n today's ever-evolving landscape, businesses are increasingly aware of the significance of responsible resource management. Two resources hold critical importance: water and energy. These fundamentals are indispensable to the functioning of any organization, regardless of industry or sector.
The way companies use and consume water and energy has far-reaching implications—not only for their operations but also for the environment and society at large. They’re deeply intertwined within the regulatory landscape and are often caught in the crosshairs of multiple interests at play. The Colorado River is the perfect example, as seen in the recently announced seven-state agreement. There’s also a universal reason why no one can afford to neglect the importance of both water and energy. These resources are central to life on the planet, they’re critical to business, and they underpin a functioning economy. In this article, we’ll explore what it means for companies to prioritize sustainable practices in these areas.
Scarcity of resources isn’t just bad for the planet. It’s bad for people and profit too. Overconsumption of water and energy poses an increasingly material risk to businesses and their supply chains, hindering economic growth and sustainable development.
It’s time to take a closer look at how companies can evaluate the role they play from an ESG (Environmental, Social, and Governance) lens. Only then can leadership take meaningful action to mitigate those impacts.
Excessive water extraction has far-reaching environmental consequences. Depletion of natural water sources can disrupt ecosystems, endanger biodiversity, and compromise the overall balance of the water cycle. Leaving water use and pollution unchecked only exacerbates these issues. This has resulted in the water scarcity and reduced water quality we’re seeing in many regions of the world today.
Improper water management negatively impacts companies as well. Already, the global water crisis is causing significant financial losses for multinational companies across key industries. According to the CDP Global Water Report 2020, companies disclosing through its water security questionnaire that year risked losing nearly $301 billion USD combined in business value if they failed to address water risks. On the flip side, the estimated total cost of addressing those risks totaled $55 billion USD—less than one fifth of the amount they would’ve suffered in damages.
From an investor standpoint, unhealthy water use practices increase operational costs due to excessive water usage, pose supply chain risks from water scarcity or disruptions, and damage reputation and stakeholder trust due to environmental impacts such as pollution and ecosystem degradation. The benefits of taking action now to address such risks far outweigh the costs of investing in those changes.
Energy consumption—particularly from non-renewable sources—significantly contributes to environmental degradation. The burning of fossil fuels releases greenhouse gasses that lead to climate change and its associated impacts, including rising global temperatures, extreme weather events, and sea-level rise. Reducing energy consumption and transitioning to cleaner, renewable energy sources are crucial steps towards mitigating these adverse effects. Much like unsustainable water use, improper energy consumption negatively impacts companies by increasing operational costs, contributing to environmental degradation and creating reputational and regulatory compliance risks.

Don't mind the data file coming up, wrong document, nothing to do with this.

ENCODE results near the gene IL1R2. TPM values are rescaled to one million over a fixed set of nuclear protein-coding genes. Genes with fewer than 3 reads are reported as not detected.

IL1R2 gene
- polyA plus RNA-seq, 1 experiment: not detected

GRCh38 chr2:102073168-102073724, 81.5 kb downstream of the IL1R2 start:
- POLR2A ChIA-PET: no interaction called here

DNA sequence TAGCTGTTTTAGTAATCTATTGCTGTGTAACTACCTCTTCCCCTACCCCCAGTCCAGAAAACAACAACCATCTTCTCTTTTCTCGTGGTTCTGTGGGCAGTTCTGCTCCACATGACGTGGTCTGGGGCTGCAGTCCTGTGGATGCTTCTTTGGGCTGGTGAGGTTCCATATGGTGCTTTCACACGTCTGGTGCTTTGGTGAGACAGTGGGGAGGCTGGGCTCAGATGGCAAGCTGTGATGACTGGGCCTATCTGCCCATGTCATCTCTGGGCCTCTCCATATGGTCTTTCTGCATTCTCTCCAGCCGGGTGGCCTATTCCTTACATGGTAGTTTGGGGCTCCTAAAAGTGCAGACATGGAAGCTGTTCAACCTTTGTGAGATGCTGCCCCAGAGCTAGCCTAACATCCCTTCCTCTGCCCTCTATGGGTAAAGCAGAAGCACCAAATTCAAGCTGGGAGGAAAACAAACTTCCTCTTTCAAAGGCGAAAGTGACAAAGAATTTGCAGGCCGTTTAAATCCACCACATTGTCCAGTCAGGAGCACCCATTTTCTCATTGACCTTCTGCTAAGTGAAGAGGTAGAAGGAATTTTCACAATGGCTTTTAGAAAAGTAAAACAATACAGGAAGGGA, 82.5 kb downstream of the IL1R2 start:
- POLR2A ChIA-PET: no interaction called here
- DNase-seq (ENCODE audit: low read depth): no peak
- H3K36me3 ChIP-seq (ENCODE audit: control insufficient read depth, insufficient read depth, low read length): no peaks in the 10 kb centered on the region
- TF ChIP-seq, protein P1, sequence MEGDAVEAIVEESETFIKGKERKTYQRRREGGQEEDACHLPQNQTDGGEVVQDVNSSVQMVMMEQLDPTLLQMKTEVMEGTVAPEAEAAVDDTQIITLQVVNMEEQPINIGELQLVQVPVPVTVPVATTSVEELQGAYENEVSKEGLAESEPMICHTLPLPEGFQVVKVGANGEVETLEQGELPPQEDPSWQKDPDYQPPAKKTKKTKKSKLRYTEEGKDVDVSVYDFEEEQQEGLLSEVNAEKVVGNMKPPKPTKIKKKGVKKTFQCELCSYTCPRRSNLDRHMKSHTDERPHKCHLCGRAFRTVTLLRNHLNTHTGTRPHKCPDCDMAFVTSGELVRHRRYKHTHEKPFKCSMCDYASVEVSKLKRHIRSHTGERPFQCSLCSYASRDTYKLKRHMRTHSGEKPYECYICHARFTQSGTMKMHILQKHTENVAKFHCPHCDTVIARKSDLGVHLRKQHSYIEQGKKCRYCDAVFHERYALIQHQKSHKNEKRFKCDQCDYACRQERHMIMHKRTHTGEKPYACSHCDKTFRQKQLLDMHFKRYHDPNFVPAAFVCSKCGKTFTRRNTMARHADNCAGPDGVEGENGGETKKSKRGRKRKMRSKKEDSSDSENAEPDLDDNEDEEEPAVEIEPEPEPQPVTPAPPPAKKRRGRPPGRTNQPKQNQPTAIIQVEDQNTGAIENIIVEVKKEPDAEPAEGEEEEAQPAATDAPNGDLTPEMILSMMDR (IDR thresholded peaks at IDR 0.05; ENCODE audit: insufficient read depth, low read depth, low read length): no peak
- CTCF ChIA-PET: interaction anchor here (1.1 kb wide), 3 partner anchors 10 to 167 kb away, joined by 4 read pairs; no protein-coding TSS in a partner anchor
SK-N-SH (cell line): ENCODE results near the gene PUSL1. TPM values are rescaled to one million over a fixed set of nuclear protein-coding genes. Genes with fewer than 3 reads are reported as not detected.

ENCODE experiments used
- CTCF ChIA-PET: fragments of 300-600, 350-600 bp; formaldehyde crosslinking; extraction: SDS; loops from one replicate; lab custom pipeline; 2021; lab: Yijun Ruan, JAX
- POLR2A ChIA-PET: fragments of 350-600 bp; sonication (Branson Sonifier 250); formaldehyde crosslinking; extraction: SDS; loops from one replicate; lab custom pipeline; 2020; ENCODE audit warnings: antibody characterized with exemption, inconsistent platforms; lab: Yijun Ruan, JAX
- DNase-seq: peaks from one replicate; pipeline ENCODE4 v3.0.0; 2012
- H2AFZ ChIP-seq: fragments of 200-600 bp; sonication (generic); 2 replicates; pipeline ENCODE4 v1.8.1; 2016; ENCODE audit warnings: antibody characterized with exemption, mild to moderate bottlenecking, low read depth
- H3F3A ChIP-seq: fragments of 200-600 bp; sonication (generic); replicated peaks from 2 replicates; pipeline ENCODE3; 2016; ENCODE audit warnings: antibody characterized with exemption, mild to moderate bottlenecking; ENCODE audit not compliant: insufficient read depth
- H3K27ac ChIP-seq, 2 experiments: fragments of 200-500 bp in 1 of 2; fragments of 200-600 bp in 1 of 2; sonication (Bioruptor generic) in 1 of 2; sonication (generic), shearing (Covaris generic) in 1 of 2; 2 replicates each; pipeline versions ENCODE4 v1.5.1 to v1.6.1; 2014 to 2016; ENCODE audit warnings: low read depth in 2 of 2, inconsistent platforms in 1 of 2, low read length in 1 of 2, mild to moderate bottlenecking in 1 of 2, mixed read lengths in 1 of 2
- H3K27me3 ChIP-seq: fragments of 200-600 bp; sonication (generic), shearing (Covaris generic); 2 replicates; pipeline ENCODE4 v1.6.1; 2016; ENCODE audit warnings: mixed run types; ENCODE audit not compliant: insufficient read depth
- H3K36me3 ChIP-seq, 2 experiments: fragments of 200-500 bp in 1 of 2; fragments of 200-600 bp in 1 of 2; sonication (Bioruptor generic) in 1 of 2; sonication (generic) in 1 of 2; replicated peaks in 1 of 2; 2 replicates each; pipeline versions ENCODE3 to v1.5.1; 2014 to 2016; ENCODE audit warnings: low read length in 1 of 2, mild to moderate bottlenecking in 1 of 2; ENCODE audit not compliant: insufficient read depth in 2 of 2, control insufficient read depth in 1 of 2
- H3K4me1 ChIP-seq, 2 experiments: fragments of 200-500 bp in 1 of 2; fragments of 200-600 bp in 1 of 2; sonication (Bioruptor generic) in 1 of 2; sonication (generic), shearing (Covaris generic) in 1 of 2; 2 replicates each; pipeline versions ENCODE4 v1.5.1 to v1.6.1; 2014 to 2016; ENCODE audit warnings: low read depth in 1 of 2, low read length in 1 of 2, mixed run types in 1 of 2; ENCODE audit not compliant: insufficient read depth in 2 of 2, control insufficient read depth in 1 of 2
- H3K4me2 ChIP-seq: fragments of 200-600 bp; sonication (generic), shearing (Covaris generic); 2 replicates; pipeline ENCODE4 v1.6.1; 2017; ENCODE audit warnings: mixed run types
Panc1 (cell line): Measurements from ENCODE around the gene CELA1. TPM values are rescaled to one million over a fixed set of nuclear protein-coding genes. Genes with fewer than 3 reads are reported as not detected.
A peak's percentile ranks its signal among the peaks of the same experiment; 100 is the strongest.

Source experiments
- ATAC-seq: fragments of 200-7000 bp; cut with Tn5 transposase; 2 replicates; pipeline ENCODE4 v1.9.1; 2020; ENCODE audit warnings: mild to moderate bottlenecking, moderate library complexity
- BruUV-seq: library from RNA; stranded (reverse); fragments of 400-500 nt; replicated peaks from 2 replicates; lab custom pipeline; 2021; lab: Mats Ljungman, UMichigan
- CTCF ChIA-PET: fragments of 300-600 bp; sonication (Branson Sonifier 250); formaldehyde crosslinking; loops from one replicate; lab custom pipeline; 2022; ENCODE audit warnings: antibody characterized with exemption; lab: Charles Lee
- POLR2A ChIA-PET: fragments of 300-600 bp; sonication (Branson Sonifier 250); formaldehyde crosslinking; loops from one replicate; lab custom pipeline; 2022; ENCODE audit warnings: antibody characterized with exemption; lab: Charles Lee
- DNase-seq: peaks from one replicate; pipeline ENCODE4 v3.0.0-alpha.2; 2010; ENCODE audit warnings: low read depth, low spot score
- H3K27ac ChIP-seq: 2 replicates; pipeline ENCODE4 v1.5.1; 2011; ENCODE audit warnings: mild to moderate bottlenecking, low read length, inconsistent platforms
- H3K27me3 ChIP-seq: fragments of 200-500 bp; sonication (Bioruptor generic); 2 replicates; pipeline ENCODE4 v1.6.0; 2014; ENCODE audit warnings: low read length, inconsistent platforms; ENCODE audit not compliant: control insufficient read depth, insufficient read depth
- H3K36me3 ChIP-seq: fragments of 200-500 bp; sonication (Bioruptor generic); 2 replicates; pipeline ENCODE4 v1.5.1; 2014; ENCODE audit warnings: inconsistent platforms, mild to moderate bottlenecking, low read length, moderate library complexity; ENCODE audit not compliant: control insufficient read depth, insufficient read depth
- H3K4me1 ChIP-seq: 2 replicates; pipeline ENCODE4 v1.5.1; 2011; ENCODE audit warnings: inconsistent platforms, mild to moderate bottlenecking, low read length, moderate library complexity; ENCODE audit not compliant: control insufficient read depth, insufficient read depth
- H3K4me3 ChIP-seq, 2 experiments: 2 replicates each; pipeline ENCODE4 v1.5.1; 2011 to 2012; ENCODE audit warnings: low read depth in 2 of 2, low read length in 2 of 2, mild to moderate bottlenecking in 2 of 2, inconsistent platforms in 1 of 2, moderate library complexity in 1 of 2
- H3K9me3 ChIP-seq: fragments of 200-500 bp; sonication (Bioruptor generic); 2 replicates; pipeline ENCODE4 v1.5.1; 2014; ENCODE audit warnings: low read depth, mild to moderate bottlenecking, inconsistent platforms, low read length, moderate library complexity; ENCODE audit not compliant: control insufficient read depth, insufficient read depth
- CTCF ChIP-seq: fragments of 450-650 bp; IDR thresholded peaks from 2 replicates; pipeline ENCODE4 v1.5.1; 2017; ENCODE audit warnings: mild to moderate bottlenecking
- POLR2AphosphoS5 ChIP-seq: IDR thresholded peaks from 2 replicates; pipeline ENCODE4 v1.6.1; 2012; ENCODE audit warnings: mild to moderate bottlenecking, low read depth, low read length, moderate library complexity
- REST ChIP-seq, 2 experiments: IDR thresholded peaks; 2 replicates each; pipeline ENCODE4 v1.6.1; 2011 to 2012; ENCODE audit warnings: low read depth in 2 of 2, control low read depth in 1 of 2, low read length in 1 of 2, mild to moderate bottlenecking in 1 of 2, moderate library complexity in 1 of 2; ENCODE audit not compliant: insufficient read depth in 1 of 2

A study conducted by Lawrence Livermore National Laboratory in 2018 revealed a staggering statistic: up to 68% of the energy generated in the United States is wasted. The U.S. Environmental Protection Agency (EPA) further reported that companies waste approximately 30% of the energy they consume. For businesses, this translates to overspending on energy by a significant margin just to maintain their current production levels. Such high levels of energy waste significantly impacts businesses, leading to increased operational costs, reduced profitability, and a higher carbon footprint, undermining both financial and environmental sustainability.
The good news is that there are significant upsides to being smart with resource management:
These real-life examples further emphasize the significance of efficient resource use for businesses. Neglecting sustainable practices not only poses financial risks—it also undermines long-term growth and profitability. On the contrary, responsible resource management makes good business sense. Embracing actionable strategies and adopting a forward-thinking approach benefits the bottom line. It also ensures a positive impact on the environment and society as a whole. It's time for companies to harness the power of sustainable water and energy use practices for a brighter and more prosperous future.